What is a Cavity?

Tooth Character
One phrase children and parents do not want to hear is their children’s dentist saying, “You have a cavity.” The word “cavity” literally means a hole. Cavities can occur in babies, the young and growing, and adults as the result of decaying teeth. Cavities can cause pain which, if not treated, may increase in severity until it is difficult to eat, drink, talk or even open the mouth.
Cavities begin with bacteria in the mouth, which is normal. Some bacteria are good but some are not. The good bacteria help to control the type of bacteria that is bad and destructive. All of the bacteria need food to survive. They get this when you eat, but a problem occurs when the bad bacteria act on the food to produce an acid that is destructive to your teeth.
The first thing the acid does is dissolve tooth enamel, which is the tooth’s outer layer. Then, certain minerals in the tooth, like calcium and phosphate crystals, begin to dissolve. Additionally, the bad bacteria join with the food to produce plaque, a slimy substance that attaches itself on and between your teeth. When not removed, plaque causes cavities. Most of this happens beneath the surface of the tooth, so is not readily visible. Your children’s dentist will determine if you are developing cavities when your teeth are examined at your regular visit.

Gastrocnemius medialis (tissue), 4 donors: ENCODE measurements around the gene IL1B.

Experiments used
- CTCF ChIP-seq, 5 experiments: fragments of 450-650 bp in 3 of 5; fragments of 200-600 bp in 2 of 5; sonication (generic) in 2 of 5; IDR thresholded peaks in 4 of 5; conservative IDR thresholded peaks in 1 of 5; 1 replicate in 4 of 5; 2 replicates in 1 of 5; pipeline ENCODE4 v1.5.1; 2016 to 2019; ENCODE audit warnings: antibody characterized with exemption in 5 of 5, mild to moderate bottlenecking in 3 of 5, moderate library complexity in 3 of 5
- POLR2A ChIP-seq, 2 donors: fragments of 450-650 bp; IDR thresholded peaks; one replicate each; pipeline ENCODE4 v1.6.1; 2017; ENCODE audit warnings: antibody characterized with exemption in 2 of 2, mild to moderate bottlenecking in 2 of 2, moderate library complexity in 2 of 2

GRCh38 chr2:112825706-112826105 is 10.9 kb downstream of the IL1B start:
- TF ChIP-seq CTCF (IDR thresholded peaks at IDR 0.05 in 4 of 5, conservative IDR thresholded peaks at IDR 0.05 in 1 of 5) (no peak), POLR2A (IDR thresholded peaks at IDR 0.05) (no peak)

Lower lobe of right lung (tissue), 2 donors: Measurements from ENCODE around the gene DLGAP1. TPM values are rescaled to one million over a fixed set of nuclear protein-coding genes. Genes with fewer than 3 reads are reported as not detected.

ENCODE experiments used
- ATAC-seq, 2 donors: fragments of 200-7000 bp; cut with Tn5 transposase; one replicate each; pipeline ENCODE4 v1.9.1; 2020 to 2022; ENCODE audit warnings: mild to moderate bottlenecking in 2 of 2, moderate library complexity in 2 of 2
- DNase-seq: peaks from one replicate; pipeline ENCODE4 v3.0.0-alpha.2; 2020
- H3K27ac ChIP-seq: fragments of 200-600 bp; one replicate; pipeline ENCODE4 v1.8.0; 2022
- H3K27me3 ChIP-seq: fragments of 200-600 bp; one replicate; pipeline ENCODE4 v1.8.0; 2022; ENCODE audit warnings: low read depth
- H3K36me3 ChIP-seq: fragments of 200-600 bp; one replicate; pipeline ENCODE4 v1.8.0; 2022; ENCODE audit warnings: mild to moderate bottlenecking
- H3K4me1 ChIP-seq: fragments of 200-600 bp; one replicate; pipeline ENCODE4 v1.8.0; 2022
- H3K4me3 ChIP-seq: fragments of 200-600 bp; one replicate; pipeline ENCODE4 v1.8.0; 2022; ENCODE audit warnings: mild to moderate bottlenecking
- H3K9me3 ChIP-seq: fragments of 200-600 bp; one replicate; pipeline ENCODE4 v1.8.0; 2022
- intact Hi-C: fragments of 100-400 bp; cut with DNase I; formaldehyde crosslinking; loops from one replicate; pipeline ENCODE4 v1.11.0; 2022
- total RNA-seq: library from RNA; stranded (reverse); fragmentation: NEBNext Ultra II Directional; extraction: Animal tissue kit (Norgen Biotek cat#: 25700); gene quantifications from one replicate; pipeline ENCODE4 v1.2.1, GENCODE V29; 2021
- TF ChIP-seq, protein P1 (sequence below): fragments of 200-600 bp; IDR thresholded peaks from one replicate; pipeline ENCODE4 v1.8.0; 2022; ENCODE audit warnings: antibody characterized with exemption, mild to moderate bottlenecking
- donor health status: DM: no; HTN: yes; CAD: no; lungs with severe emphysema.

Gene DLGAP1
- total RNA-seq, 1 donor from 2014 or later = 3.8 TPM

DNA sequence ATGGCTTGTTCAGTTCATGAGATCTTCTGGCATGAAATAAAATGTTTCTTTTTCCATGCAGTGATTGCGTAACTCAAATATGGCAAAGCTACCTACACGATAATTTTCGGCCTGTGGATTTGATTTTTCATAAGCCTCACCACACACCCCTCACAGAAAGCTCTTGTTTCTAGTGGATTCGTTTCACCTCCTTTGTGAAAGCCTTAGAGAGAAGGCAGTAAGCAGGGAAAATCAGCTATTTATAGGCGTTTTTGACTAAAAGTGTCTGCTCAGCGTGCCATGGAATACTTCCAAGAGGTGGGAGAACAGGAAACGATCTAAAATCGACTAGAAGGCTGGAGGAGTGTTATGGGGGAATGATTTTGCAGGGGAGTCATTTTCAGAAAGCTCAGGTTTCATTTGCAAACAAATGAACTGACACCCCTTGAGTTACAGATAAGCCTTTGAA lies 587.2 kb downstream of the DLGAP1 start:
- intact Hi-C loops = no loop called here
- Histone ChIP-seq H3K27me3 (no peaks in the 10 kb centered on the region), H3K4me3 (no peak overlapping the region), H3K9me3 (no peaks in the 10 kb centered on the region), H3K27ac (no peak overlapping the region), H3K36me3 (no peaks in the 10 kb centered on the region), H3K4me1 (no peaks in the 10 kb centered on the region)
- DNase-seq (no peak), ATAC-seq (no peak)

Unfortunately, the damage from a cavity is permanent and cannot be reversed, but it can be repaired. A dentist must clean out all the rotting material (demineralized tooth structure) and fill in the resulting hole. If the cavity is left untreated, the tooth decay continues and can even go so far as to destroy the root of the tooth.
Although cavities are often caused by poor dental hygiene, genetics plays a part. Some people inherit a tendency to develop cavities.
Young children who are growing need help with the care of their teeth. Here are some cavity prevention techniques that should be implemented.
  • Brush at least twice a day with a fluoride toothpaste
  • Floss daily, ideally at bedtime, to remove the plaque that builds up between the teeth

It is important that your children’s dentist visits become routine. That way, cavities can be identified and treated early before they cause more severe dental problems.